Democrats Winning The Wisconsin Supreme Court Would Mean Chaos For Wisconsin’s Political Maps By: Margaret Iuculano

Wisconsin’s upcoming state Supreme Court election is crucial for many reasons that will impact every Wisconsinite; however, redrawing the state’s political maps is one of the issues that has not gotten as much coverage during the race. Democrats have said that if they win control of the court, overturning the state’s congressional and state legislative maps is on the table along with numerous other liberal wishlist items. Over $30 million has been spent on advertising to date in the state on this election. Protasiewicz has spent more than $10 million on TV compared to the roughly $500,000 Kelly has spent on TV so far during the campaign. Democrats have poured money and resources into this race in an effort to buy a seat and by extension control of the court.

Overturning the state’s legislative maps could result in Republicans potentially losing power at the state level altogether. The process for drawing new political maps for the state is unclear and depends on if the Democratic nominee, Milwaukee County Judge Janet Protasiewicz, or the Republican nominee, Judge Daniel Kelly wins the April 4th election. The state Assembly currently has 64 Republicans and 35 Democrats while the state Senate has 21 Republicans and 11 Democrats with one vacant seat. If Democrats were to gain control in the Legislature, it would open the door to any number of policy changes that they haven’t been able to pursue in recent history, like expanding Medicaid and weakening the state’s election laws. Republicans in the state legislature fell just short of a supermajority needed to override vetoes from Gov. Tony Evers (D) following the 2022 midterm elections.

Wisconsin has a history of close election results in the past few cycles. In 2022, Sen. Ron Johnson (R) won reelection to the U.S. Senate by one percent and Evers won reelection by just over 3 percent. In 2020, President Biden won the state by just over half a percent and former President Trump won the state in 2016 by .7 percent. Democrats wanting to change the map in their favor in one of the most crucial states in the 2024 cycle is a sign that they are worried about running on their record and want to ensure that they control the electoral rules for 2024 and beyond.

Critics of the current map have called Wisconsin’s state legislative maps among some of the most gerrymandered in the country. In a candidate forum in January, Judge Protasiewicz said of the state’s legislative maps, “Let’s be clear here: the maps are rigged. Absolutely, positively rigged. They do not reflect the people in the state.” Protasiewicz has already revealed that she has her ruling in mind without hearing the merits of whatever case may be brought before the court. In 2021, an analysis from Marquette University Law School concluded that Republicans in WI enjoy “a basic structural advantage” and that any map drawn in the 2020s probably would still favor the GOP — even if Democrats got 51% of the vote. Drastically redrawing the state political maps would disproportionately hurt conservatives.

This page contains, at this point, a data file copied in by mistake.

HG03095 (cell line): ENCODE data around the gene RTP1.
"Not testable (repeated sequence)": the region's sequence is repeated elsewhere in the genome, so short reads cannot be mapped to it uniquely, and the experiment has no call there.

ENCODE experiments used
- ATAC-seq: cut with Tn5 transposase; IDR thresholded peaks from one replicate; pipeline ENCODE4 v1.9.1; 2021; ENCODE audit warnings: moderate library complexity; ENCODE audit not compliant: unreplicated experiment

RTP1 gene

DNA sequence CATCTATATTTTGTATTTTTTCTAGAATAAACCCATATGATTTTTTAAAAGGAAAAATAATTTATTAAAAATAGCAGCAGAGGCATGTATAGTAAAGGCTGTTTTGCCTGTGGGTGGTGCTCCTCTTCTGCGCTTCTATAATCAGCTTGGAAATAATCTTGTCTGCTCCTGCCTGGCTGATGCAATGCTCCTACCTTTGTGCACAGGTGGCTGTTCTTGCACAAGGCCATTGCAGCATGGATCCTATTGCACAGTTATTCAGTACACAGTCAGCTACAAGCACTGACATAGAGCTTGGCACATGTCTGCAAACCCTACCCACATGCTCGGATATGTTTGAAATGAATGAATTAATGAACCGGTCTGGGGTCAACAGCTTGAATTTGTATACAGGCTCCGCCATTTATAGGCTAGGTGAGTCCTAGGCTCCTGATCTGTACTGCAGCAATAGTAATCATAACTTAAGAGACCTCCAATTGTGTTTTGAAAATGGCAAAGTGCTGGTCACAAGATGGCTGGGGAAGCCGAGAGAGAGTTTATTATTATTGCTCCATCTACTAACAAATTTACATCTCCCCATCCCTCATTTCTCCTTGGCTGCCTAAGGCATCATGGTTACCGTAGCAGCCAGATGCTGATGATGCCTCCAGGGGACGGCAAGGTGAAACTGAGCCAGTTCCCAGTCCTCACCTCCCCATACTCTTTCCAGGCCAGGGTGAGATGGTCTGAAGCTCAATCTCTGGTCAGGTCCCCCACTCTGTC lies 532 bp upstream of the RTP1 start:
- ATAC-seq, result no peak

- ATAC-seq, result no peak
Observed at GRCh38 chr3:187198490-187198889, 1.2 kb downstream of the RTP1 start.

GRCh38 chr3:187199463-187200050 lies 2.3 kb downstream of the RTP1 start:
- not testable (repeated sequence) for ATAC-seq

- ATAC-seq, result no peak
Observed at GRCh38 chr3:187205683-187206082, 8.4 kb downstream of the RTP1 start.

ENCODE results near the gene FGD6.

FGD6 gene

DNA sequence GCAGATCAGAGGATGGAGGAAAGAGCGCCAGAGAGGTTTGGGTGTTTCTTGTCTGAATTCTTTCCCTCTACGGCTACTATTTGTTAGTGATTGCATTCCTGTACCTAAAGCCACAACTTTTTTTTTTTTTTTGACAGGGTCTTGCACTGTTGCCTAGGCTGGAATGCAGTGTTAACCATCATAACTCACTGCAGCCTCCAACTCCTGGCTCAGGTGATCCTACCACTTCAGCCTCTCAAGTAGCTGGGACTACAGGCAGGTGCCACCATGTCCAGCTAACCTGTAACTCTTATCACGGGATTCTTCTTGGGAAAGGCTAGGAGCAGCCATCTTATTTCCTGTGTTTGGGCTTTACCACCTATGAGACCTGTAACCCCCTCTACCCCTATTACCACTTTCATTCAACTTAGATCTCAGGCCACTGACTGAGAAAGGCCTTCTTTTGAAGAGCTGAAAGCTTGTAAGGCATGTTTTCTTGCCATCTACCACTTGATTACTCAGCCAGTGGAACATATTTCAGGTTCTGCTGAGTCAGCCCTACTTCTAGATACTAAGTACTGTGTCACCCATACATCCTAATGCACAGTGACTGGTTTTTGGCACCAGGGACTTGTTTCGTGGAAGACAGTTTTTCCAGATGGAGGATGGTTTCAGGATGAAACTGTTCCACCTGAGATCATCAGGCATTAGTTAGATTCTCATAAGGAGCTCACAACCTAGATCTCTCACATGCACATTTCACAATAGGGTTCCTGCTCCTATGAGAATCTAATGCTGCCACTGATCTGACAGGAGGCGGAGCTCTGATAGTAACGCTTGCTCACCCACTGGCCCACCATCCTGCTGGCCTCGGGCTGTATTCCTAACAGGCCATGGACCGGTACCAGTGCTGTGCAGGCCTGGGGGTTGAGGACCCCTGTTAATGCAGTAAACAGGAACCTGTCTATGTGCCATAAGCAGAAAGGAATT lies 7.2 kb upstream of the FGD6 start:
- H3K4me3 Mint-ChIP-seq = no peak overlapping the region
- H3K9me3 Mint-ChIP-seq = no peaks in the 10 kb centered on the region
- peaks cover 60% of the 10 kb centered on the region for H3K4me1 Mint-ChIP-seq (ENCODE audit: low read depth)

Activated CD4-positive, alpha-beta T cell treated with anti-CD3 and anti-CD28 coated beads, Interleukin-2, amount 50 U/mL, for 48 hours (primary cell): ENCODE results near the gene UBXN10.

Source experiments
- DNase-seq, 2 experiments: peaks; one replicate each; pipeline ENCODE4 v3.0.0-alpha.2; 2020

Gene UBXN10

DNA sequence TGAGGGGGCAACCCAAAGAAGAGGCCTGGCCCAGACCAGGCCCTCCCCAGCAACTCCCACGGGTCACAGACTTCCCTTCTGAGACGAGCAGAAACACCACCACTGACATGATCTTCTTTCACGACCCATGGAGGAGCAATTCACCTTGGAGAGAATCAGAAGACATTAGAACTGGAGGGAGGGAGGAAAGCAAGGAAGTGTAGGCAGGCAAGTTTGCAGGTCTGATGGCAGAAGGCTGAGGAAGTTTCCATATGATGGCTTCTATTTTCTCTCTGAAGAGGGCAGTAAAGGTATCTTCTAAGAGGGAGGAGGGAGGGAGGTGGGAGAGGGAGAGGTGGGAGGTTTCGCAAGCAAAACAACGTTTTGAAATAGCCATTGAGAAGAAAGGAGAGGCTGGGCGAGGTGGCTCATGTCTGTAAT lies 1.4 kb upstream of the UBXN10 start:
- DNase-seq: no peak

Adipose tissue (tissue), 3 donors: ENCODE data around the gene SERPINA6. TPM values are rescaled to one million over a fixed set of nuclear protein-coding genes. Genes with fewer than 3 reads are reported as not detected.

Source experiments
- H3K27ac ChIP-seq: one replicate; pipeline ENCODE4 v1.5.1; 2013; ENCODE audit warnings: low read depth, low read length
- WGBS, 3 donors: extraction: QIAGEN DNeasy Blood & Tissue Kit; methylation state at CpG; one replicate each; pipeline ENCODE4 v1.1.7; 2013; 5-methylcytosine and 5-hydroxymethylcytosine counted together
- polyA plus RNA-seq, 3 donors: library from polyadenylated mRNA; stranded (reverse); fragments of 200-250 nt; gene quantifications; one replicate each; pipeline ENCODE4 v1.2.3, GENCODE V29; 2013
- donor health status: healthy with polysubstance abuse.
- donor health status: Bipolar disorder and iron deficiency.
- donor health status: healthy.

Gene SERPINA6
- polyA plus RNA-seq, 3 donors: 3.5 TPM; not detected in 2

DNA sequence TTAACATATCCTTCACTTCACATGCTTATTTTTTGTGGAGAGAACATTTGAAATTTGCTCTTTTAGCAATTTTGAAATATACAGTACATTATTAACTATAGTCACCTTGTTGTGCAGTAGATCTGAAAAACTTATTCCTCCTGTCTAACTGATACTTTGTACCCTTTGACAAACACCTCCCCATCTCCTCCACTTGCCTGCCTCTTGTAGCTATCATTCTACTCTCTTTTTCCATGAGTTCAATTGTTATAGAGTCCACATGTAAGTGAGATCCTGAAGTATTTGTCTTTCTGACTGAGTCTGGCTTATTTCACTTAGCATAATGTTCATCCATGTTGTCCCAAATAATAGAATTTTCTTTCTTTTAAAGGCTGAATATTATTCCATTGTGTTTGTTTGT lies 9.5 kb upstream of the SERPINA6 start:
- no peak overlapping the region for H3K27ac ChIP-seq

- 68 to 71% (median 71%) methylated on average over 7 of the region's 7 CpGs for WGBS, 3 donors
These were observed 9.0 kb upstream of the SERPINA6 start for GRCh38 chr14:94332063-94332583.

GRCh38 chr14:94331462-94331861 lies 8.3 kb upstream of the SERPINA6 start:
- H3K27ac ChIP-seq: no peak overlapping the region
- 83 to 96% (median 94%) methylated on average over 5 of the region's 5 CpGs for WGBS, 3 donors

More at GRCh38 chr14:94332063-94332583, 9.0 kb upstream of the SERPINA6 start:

Democrats had more favorable state legislative maps selected following the 2020 census but the U.S. Supreme Court reversed the state Supreme Court’s ruling that had sided with Gov. Evers in creating more assembly districts with majority African American voters by saying the state’s Supreme Court had not considered carefully enough whether the Voting Rights Act, a federal law that protects minority voting power, required the addition of more assembly districts where Black voters made up a majority of voters. Protasiewicz predicted that the issue would come again before the state Supreme Court especially if she wins the upcoming election.

Judge Daniel Kelly has a proven track record of following the constitution and would be a consistent and even-handed judge. Ensuring that no drastic changes to the state’s political maps happen only 2 years after the decennial redistricting process is crucial for stability in Wisconsin. Judge Kelly has called the idea of fairness in the maps a political question and  something the court must avoid. Kelly also said, “the members of this court have not been entrusted with making political decisions, only legal decisions.” Electing Judge Kelly on April 4 would mean that Wisconsinites can continue to count on a court that will uphold the laws of Wisconsin and not create a new political reality for the state out of thin air.

Margaret Iuculano is the Executive Vice President for FreedomWorks for America.

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